APPEAL FROM THE UNITED STATES DISTRICT COURT FOR THE WESTERN DISTRICT OF OKLAHOMA (D.C. No. 05-CV-01150-F)
The opinion of the court was delivered by: McKAY, Circuit Judge.
United States Court of Appeals Tenth Circuit
Elisabeth A. Shumaker Clerk of Court
Before MURPHY, McKAY, and TYMKOVICH, Circuit Judges.
In 1983, Plaintiff David Bryson was convicted of a rape and kidnapping he did not commit. At his trial, a forensic chemist employed by the Oklahoma City Police Department, Joyce Gilchrist, testified the hair and semen found at the scene of the crime were consistent with samples taken from Plaintiff. Plaintiff was incarcerated for seventeen years before his conviction was vacated based on exculpatory DNA test results, and it took another three and a half years before the charges against him were finally dismissed. A subsequent analysis of the serological and hair evidence that was tested before his criminal conviction demonstrated that, even without the benefit of DNA testing, Ms. Gilchrist should have excluded Plaintiff as a criminal suspect back in 1983. Indeed, Ms. Gilchrist's own lab results indicated Plaintiff could not be the donor of the semen found at the scene, contrary to the testimony she gave at his trial.
Following the dismissal of the criminal charges against him, Plaintiff filed this § 1983 action to seek damages against, inter alia, Ms. Gilchrist and the city that employed her for twenty-one years. Plaintiff ultimately obtained a $16.5 million judgment in actual damages against Ms. Gilchrist. However, the district court granted summary judgment to the City of Oklahoma City, holding that the undisputed evidence, taken in the light most favorable to Plaintiff, did not support a finding of municipal liability.
During the pendency of the action, Ms. Gilchrist filed an indemnification cross-claim against the City. Plaintiff sought to participate in this cross-claim, but Ms. Gilchrist and the City settled the claim for $23,364.29 without his participation. Plaintiff also attempted to seek indemnification directly from the City, but the district court denied his motion.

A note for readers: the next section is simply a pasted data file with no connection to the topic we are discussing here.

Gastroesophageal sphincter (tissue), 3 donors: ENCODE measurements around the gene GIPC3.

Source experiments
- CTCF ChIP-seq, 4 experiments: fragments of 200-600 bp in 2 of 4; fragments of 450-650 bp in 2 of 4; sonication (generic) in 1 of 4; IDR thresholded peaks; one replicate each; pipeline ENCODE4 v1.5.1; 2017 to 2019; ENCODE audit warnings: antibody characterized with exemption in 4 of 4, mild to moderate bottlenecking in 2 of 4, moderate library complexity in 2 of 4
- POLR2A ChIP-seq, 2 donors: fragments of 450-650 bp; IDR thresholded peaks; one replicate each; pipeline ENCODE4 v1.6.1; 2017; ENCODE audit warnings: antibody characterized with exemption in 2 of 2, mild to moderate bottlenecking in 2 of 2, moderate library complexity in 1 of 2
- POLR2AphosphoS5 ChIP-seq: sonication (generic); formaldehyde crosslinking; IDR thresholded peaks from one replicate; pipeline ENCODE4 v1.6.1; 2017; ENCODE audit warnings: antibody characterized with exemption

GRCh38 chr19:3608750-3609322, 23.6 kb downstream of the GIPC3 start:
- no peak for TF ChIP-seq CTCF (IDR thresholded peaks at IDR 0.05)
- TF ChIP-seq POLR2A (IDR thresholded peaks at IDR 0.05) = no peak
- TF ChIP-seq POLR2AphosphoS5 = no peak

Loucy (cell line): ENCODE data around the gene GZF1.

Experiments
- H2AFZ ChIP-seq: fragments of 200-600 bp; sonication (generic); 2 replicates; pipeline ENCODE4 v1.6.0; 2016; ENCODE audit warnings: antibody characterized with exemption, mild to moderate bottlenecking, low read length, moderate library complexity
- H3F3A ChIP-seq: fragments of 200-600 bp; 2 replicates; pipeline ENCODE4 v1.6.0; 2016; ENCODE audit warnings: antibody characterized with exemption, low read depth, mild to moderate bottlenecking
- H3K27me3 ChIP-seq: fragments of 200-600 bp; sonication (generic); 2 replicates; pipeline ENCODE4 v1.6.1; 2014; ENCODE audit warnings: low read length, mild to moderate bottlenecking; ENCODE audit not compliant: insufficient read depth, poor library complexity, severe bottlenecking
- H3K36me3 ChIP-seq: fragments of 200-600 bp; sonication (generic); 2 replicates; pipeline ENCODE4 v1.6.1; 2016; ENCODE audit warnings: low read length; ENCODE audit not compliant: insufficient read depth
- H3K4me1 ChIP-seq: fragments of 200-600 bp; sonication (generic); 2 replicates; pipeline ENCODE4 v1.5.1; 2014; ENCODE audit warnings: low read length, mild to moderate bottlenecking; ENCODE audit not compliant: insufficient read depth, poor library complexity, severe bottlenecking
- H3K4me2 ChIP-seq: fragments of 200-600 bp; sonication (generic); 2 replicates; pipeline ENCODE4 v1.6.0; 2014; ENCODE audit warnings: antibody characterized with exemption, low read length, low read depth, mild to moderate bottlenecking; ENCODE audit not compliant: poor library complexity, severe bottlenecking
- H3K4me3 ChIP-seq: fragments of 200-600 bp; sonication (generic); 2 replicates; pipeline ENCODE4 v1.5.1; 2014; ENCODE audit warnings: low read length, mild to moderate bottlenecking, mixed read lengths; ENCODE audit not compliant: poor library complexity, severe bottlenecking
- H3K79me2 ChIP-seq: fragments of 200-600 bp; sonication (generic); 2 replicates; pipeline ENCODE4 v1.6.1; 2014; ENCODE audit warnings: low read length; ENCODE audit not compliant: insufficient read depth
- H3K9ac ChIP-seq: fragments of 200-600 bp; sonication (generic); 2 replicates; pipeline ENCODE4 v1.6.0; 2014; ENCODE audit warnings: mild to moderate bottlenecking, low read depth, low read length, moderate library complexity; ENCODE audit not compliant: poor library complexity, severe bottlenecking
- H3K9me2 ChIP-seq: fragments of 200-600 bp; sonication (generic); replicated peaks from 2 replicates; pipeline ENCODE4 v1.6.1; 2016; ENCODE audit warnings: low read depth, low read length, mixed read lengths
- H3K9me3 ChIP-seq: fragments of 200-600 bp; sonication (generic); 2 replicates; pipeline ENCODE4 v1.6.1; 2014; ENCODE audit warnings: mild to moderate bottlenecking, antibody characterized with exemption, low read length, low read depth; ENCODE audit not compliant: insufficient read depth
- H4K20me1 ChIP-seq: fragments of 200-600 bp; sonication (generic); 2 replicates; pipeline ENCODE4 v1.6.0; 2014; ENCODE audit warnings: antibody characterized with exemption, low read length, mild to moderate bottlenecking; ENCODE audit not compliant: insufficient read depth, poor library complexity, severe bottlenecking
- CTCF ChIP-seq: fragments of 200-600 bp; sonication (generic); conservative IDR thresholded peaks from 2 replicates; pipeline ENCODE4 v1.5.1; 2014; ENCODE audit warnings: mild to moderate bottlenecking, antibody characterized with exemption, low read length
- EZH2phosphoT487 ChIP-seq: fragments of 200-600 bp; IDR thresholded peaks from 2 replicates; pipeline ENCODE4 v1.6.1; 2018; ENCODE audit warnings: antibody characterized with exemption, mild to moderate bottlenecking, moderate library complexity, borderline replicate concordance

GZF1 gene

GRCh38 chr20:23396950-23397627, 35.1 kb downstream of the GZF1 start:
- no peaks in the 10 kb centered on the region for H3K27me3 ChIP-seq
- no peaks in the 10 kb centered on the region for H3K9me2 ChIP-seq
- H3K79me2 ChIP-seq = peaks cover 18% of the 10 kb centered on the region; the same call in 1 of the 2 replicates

On appeal, Plaintiff challenges both the entry of summary judgment in favor of the City and the district court's denial of his indemnification application.
We review the district court's summary judgment decision de novo, applying the same legal standard as the district court. See Padhiar v. State Farm Mut. Auto. Ins. Co., 479 F.3d 727, 732 (10th Cir. 2007). Under this standard, summary judgment is only warranted "if the pleadings, the discovery and disclosure materials on file, and any affidavits show that there is no genuine issue as to any material fact and that the movant is entitled to judgment as a matter of law." Fed. R. Civ. P. 56(c)(2). We also review de novo the district court's interpretation of Oklahoma's indemnification statute. See Breaux v. Am. Family Mut. Ins. Co., 554 F.3d 854, 863 (10th Cir. 2009).
As an initial matter, we must decide what evidence is properly before us on appeal. After the district court made its summary judgment ruling in this case, Plaintiff filed a motion to reconsider and new supporting evidence in the form of affidavits from two state forensic chemists. The district court denied the motion to reconsider, stating that it would be improper to reconsider the summary judgment decision based upon new supporting facts that should have been presented in prior briefing.
We are not persuaded this decision constituted an abuse of discretion. See Price v. Philpot, 420 F.3d 1158, 1167-68 (10th Cir. 2005) (noting that "a district court may, in its discretion, elect not to consider a delayed affidavit" and finding no abuse of discretion in the district court's refusal to consider evidence that was first filed as an attachment to the plaintiff's motion to reconsider). We therefore will not consider any of the new evidence presented for the first time in Plaintiff's motion to reconsider. See Fye v. Okla. Corp. Comm'n, 516 F.3d 1217, 1224 (10th Cir. 2008); see also Adler v. Wal-Mart Stores, Inc., 144 F.3d 664, 671 (10th Cir. 1998) ("[A]lthough our review is de novo, we conduct that review from the perspective of the district court at the time it made its ruling, ordinarily limiting our review to the materials adequately brought to the attention of the district court by the parties.").
We thus consider, in light of the evidence presented to the district court before the entry of its summary judgment decision, whether Plaintiff has set forth sufficient evidence to support a finding of municipal liability against ...